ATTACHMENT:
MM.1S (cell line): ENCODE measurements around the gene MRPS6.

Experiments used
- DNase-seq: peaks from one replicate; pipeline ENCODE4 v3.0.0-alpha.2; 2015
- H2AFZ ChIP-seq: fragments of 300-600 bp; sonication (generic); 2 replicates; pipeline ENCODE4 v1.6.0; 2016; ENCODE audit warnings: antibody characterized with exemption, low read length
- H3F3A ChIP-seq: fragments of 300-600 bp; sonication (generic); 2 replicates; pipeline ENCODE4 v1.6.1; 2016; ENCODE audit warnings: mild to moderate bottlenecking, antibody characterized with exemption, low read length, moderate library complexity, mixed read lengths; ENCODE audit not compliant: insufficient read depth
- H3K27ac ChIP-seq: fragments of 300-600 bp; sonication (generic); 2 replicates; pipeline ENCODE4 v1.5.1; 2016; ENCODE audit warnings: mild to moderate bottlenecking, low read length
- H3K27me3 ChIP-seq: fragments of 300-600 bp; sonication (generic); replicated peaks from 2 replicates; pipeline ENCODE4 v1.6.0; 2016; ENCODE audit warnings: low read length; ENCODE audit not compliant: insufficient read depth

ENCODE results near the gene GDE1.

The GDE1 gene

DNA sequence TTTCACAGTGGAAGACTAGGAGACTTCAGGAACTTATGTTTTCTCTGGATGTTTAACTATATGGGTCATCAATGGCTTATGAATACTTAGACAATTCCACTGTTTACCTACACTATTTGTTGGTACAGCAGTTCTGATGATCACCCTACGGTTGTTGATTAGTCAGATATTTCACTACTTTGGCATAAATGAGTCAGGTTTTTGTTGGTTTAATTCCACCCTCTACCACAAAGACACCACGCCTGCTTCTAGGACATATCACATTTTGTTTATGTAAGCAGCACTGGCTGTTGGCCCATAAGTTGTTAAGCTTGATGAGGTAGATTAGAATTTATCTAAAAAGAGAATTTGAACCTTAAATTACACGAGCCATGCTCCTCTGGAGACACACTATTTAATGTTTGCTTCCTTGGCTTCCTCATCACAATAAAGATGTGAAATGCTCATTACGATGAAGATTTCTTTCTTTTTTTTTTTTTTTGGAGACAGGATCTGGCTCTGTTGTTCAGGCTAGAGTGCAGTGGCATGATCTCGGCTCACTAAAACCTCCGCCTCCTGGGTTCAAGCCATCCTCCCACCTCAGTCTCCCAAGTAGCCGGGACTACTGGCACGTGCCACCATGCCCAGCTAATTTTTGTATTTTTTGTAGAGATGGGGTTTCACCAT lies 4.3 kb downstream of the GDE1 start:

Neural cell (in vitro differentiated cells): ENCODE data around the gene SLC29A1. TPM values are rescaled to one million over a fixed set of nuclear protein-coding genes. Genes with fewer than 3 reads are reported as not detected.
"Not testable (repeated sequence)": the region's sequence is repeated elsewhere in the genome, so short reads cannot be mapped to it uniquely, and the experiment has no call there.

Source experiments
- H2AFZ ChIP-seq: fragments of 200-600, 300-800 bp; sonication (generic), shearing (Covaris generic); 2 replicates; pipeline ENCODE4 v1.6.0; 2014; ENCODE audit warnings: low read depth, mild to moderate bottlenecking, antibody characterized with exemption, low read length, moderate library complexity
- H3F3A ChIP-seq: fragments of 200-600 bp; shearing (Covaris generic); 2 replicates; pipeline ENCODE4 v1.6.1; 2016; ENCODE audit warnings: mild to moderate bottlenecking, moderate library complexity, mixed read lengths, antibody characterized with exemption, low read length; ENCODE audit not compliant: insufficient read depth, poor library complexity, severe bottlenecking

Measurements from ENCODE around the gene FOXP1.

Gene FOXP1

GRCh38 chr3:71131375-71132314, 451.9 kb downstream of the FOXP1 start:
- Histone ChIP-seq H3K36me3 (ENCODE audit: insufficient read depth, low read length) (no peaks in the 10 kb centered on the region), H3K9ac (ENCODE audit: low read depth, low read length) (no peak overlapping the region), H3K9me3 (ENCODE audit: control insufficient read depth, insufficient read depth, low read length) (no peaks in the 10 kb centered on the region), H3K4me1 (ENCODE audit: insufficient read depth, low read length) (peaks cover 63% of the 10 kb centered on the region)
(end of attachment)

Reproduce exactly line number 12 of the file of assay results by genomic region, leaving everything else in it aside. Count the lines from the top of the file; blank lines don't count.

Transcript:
"Not testable (repeated sequence)": the region's sequence is repeated elsewhere in the genome, so short reads cannot be mapped to it uniquely, and the experiment has no call there.